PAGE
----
A simple idea that could make KU's 2020-21 nonconference slate spectacular
Now that we know the start date for the 2020-21 college basketball season, it’s time to start diving a little deeper into what the Kansas men’s basketball schedule might look like.
While four games on the schedule were slated to take place before the new Nov. 25 start date, it’s likely that at least one of them will be saved.
That, of course, is the Champions Classic clash with Kentucky, previously scheduled for Nov. 10 in Chicago. Recent reports indicate that the event, which also features Duke playing Michigan State, could be moved to a bubble-type setting in Orlando, Fla., where seven other early-season hoops tournaments could be moved.
Here’s a fun thought that would help offset the loss of those three other games: Why not replace them with KU vs. Duke and KU vs. Michigan State, as well?
Yep. We’re talking full Champions Classic round-robin fun in 2020. What better way to kick off a new college basketball season than that?
You wouldn’t want to do this every year, of course. There’s something fun about the rotation of the three opponents and taking the show to different cities each season. But this season, when good games are at a premium and adjusting to these last-minute scheduling constraints is a little tougher than normal, why not take advantage of what’s already in place?
If the event does in fact get moved to Orlando, all four teams will already make the arrangements and go through the necessary steps to make the first two games possible.
At that point, why not add two more per team? They would all already be approved to be in the bubble and the testing and protocol put in place for the event would help ensure that each team could play two more games, as well.
Start it on Nov. 25, a Wednesday, with KU vs. Kentucky and Duke vs. Michigan State.
Give the teams Thanksgiving off and a couple of days to prepare and play the next doubleheader on Saturday, Nov. 28, with KU facing Michigan State and Kentucky playing Duke.
After that, a couple more days of rest and preparation is followed by one more doubleheader on Dec. 1, a Tuesday, the day the Champions Classic is typically played, with Kansas tangling with Duke and Michigan State taking on Kentucky.
Just like that, in a week’s time, you’d have college basketball running full steam ahead and four of the top programs in the country would have three quality games already under their belts.
That would leave the rest of December to complete nonconference play, and, there would be plenty of time to get it in.
Heck, at that point, since you’re already down there in a controlled environment, why not have Georgetown, UCLA and Virginia come to Orlando right after that to knock out the Wooden Legacy tournament that was supposed to take place in November? That event was also on the list of those that could potentially get moved to Orlando.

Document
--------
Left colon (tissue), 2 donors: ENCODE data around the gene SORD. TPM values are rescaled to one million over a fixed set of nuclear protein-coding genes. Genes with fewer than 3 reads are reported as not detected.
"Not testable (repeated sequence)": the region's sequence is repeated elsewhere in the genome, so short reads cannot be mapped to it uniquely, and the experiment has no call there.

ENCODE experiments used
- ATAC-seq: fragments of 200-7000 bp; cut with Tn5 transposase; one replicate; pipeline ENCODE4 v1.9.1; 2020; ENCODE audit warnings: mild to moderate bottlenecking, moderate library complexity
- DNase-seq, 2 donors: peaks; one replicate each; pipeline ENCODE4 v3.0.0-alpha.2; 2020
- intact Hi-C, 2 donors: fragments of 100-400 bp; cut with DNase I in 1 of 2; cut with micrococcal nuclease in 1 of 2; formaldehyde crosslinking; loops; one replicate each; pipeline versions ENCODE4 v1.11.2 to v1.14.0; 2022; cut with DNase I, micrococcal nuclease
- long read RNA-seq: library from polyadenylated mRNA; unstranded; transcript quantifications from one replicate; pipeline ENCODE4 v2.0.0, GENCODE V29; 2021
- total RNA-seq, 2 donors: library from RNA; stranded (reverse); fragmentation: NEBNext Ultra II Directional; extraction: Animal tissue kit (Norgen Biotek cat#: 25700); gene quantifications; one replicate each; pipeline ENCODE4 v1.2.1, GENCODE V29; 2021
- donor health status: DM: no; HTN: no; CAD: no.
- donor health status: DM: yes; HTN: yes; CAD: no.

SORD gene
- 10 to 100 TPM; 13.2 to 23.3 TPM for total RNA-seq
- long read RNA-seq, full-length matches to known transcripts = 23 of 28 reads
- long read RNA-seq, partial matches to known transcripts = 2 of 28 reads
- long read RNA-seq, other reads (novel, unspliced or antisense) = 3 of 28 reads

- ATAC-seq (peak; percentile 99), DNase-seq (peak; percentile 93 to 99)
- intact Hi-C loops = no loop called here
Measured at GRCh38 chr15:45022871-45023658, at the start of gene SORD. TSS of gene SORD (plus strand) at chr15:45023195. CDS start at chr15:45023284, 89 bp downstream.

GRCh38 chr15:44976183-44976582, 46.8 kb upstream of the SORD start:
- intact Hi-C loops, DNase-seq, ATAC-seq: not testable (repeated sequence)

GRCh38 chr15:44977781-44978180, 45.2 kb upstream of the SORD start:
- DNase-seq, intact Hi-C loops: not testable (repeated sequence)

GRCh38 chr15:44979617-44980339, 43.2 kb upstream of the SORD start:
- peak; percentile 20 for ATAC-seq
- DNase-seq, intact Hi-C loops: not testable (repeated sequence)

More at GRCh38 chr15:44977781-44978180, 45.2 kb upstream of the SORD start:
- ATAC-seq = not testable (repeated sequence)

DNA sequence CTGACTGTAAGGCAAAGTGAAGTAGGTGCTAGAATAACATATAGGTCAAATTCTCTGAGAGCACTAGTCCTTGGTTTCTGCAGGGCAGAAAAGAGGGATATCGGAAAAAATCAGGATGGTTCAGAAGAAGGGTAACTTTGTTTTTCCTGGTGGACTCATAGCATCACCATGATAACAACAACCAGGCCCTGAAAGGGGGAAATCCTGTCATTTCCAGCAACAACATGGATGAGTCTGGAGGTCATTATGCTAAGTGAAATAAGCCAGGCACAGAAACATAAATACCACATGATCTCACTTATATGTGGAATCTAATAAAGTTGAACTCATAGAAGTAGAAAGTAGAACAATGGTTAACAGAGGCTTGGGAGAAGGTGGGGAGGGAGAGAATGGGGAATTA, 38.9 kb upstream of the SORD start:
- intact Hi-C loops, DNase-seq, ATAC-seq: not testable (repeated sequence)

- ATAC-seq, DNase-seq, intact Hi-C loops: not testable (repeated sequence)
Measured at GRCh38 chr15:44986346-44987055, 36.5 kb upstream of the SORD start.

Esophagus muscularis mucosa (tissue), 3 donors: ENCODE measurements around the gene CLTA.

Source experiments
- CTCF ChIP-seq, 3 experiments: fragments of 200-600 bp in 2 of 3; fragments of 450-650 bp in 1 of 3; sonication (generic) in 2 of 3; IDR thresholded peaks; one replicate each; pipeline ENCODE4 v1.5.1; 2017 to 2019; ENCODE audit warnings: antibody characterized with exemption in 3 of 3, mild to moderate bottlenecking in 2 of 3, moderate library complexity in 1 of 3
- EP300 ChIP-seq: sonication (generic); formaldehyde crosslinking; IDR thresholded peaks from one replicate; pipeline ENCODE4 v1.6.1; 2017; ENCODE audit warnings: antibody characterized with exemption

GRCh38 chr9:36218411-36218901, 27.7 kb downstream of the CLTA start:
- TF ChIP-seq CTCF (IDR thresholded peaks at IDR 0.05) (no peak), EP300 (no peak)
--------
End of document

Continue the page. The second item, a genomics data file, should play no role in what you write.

Play those two games (matchups have yet to be determined) Dec. 3-6 and head home needing just four more non-con games in the next four weeks, which would work well with the holidays and final exams in there, to get to nine, setting up the 18-game, Big 12 round-robin schedule that would get you to this year’s maximum number of games allowed by the NCAA of 27.
The biggest advantage to playing five of the nine non-con games in Orlando — beyond the quality of the competition — would be the fact that you're eliminating the risk of one of the teams having to cancel because of a 14-day quarantine or anything else virus-related that could pop up and derail a schedule.
After Orlando, the four nonconference games in December could be spectacular, too.
KU and Mizzou could keep their game at T-Mobile Center on Dec. 12.
Creighton could still come to Allen Fieldhouse the following week, and, depending on what the Pac-12 is doing by then, you could still easily fit in the Colorado and USC games before the end of the year.
If the Pac-12 is out, KU would need to keep just one of those games on the schedule — say Stephen F. Austin — and could still be in position to play the Big 12/SEC Challenge game in January if that event remains on the schedule.
It’s certainly different, and it would take some getting used to, but with only nine non-con games available under this year’s rules, knocking out five of them in Orlando right away sure makes a lot of sense.
The fact that those five games would be stellar matchups with mega programs is merely a bonus and something that college basketball fans across the country would surely love.